Even the first black president of the United States had to face racists who “questioned his legitimacy,” noted Comfort Akpan, a Saugerties High School senior. She decried “a world that seemed almost full of racism, hatred and injustice.” At times she felt almost embarrassed that her parents were immigrants from Nigeria, she said.

“No longer will we let our voices be silent when there is still so much left to say,” she vowed. “No longer can we act as if because it is not happening to us in front of us or around us, that it is not happening. Change must come now, and it starts with all of us. Together we can mold a new idea of society. When I see all of us here, it gives me hope for the next generation.”

(Photo by Doug Freese)

Shai Brown of Citizen Action said she hadn’t slept since George Floyd was murdered. “I’ve been on the front line, and I’ve been fighting ever since. And this exhausts me,” Brown said. “I’m not standing up here for color. I’m not standing up here for black or white. I’m standing up here for right and wrong.” She began naming victims of racism, starting with Floyd, but stopped after the first few, saying the list is too long; “I would be up here all day saying all these names.”

There’s a contrast in social attitudes. When a white person murders a black person, “it’s a mental-health issue,” she said, “but George Floyd, for a counterfeit $20 bill, is killed.”|
Brown finished with a call for people to vote and to press elected officials for to bring about change.

Town councilman John Schoonmaker began by leading a cheer: “When I say Saugerties, you say, rise up.” After several rounds of cheering, Schoonmaker said, “Look at the crowd that we have here today. When I was a child, I would never have imagined seeing a crowd like this out here. As Shai was saying, change is coming. In Saugerties, we have 300, 400 people here marching down the streets, to make sure that they know that this has to happen. When we were out on that corner, I had someone yell at us, White lives matter! In 2020 we have people booing us for holding a black-lives-matter sign. People standing up with signs, showing they care about the wrongs in today’s society, forces others to see the issues,” he said.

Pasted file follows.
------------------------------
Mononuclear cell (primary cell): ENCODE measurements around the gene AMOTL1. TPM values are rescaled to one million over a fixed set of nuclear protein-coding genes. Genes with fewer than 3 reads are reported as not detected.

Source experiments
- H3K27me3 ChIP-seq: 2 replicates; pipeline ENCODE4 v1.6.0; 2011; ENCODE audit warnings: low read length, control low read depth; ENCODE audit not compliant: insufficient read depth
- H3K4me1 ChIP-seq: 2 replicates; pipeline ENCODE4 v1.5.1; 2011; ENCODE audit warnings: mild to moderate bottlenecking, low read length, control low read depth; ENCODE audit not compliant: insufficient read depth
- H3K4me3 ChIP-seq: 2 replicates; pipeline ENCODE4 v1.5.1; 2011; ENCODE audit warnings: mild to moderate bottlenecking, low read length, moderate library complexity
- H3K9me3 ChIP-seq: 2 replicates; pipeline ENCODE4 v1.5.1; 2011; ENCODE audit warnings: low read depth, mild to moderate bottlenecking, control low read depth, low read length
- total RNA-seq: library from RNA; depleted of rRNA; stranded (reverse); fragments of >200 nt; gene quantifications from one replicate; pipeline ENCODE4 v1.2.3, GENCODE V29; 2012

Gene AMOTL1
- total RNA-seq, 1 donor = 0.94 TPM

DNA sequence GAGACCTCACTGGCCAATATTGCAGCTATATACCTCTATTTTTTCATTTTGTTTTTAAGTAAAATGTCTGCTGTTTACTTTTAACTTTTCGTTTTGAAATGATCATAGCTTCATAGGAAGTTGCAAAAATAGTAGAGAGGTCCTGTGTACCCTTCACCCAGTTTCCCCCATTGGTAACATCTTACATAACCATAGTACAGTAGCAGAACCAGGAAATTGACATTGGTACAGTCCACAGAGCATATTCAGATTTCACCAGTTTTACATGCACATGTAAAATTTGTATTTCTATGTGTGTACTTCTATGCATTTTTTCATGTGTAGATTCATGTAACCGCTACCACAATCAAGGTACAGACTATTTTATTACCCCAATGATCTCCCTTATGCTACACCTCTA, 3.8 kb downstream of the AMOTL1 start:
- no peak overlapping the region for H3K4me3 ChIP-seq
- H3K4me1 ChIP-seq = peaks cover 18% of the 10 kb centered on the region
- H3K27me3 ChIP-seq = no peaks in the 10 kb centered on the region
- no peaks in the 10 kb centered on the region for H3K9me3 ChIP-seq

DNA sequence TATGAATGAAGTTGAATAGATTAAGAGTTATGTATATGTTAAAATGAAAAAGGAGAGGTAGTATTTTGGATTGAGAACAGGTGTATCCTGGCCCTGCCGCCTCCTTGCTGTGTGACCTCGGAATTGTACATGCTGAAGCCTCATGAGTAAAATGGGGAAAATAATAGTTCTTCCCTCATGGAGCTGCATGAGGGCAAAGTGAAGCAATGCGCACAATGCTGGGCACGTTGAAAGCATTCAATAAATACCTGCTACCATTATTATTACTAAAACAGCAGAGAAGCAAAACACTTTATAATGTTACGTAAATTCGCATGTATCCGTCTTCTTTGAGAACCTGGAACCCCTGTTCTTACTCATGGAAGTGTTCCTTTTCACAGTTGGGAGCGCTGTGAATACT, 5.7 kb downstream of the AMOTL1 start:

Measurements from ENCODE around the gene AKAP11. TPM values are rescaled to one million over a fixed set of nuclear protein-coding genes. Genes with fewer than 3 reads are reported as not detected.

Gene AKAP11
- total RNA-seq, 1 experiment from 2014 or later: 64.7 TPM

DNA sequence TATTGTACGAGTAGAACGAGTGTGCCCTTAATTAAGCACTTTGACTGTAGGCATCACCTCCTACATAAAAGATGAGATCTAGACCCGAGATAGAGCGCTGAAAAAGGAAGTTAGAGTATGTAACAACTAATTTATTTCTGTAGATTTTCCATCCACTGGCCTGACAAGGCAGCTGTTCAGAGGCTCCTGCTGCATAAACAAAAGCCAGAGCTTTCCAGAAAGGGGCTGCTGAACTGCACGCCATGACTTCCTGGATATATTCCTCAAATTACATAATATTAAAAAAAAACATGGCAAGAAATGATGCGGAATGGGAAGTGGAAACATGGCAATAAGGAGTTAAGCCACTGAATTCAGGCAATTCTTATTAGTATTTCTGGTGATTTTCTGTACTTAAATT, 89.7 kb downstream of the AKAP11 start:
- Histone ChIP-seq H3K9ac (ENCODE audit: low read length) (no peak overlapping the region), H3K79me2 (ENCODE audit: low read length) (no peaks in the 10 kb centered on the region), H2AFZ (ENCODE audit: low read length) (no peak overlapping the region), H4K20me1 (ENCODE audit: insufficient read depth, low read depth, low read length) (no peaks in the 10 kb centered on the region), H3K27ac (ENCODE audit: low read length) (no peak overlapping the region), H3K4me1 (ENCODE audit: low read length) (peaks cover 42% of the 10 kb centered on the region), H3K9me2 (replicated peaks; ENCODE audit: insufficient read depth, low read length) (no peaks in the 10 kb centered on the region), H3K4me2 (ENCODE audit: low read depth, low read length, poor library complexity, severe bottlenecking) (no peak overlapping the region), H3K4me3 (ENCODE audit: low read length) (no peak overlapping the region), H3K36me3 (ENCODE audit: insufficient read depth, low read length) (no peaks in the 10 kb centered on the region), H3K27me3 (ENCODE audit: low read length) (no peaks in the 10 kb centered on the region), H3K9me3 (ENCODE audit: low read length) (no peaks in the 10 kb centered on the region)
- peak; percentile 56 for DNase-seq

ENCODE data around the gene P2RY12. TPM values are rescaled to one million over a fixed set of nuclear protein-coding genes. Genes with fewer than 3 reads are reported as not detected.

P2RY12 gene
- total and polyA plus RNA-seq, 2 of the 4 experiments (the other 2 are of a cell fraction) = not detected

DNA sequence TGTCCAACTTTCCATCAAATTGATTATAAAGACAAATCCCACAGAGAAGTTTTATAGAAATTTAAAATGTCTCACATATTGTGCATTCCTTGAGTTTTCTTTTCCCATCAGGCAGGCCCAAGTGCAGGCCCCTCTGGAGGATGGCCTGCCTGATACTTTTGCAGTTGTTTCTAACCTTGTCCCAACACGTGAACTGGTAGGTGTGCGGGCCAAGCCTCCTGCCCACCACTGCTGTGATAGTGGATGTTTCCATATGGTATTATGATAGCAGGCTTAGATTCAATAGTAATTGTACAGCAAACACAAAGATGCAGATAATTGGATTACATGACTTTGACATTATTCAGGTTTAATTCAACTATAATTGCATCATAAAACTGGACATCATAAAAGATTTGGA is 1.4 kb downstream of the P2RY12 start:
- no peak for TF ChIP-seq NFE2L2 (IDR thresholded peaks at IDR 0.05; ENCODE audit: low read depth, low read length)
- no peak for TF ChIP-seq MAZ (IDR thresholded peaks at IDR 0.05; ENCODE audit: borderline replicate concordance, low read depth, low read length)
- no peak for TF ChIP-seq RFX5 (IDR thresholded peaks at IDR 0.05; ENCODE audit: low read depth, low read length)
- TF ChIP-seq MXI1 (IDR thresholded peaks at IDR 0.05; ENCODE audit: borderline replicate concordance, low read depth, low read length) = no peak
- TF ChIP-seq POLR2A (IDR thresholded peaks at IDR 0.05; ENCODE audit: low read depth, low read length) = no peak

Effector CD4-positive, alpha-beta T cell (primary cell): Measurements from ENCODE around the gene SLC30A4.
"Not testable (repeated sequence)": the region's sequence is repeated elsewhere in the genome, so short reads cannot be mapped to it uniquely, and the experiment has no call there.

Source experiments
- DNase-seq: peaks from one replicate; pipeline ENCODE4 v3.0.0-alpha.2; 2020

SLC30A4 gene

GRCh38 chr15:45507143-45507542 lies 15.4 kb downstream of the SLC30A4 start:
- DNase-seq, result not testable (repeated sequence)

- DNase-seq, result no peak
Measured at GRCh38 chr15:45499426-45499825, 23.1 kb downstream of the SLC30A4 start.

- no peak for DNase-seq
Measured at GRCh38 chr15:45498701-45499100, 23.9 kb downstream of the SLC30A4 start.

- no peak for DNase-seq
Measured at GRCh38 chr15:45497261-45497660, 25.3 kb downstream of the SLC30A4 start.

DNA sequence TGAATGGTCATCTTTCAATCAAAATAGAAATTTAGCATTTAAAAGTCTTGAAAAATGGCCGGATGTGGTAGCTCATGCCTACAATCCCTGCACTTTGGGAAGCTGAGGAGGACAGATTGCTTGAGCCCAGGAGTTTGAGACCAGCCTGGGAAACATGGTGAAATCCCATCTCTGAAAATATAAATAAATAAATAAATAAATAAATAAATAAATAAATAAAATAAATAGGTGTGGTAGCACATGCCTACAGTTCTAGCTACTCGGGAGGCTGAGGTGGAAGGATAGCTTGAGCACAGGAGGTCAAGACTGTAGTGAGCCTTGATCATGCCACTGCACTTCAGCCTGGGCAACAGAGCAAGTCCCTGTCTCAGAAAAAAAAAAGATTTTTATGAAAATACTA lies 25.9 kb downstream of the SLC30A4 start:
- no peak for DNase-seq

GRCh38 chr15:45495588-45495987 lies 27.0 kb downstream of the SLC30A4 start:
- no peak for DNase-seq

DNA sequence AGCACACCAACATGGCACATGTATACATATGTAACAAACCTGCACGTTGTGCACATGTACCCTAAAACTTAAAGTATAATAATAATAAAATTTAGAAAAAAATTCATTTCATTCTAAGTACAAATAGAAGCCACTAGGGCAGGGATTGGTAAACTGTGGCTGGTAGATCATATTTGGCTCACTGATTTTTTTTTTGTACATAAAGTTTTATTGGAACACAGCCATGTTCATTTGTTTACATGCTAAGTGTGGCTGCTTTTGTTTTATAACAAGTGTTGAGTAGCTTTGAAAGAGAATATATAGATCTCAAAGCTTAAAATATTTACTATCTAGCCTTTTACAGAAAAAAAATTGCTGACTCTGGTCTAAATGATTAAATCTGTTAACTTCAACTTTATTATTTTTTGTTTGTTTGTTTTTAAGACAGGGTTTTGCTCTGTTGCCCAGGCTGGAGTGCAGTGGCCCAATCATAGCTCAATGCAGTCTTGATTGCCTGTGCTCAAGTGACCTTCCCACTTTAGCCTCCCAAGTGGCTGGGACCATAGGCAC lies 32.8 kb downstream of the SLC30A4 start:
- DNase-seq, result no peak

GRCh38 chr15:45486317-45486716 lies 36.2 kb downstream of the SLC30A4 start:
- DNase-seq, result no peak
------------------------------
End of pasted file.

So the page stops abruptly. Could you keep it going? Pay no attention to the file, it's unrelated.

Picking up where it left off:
Marchers on Market Street in Saugerties. (Photo by David Gordon)

Demonstrations expose the issues, an important role. “How do we actually get things done?” Schoonmaker asked. “It’s coming to us [elected officials] and banging down our doors and telling us what you want. I had a local lawyer reach out to me to say, I want to start working on the citizen review board in town. I said, yes, we need to start doing this because we have a federal government, Trump in charge and the Republicans in the Senate that are not going to do the things we need.”

Constant public pressure is needed. “That pressure starts here,” he said.

Asserting that ordinary citizens hold the power “if they start banging down the doors,” they can bring about change. “There’s an election every year, not just 2020 or 2022, but every year,” Schoonmaker said. “My term is up in 2021, and there are elections in those off years. Those are the ones that have the real power; those are the ones that could completely change the system.”

He asked the marchers to attend town-board meetings and county legislature meetings. “Tell them what you want. Our job is to listen to you.”

Following the speeches, the crowd formed into lines several blocks long for the march through the village.

There is one comment

  1. Constance Bailey

    I am grateful to those who marched. There is an opening here, a chance for meaningful reform. We need to seize the moment while the world is watching. Bring attention to the cause, articulate our demands, develop a plan, pass legislation and, enforce laws that protect all people. Only then can the healing begin.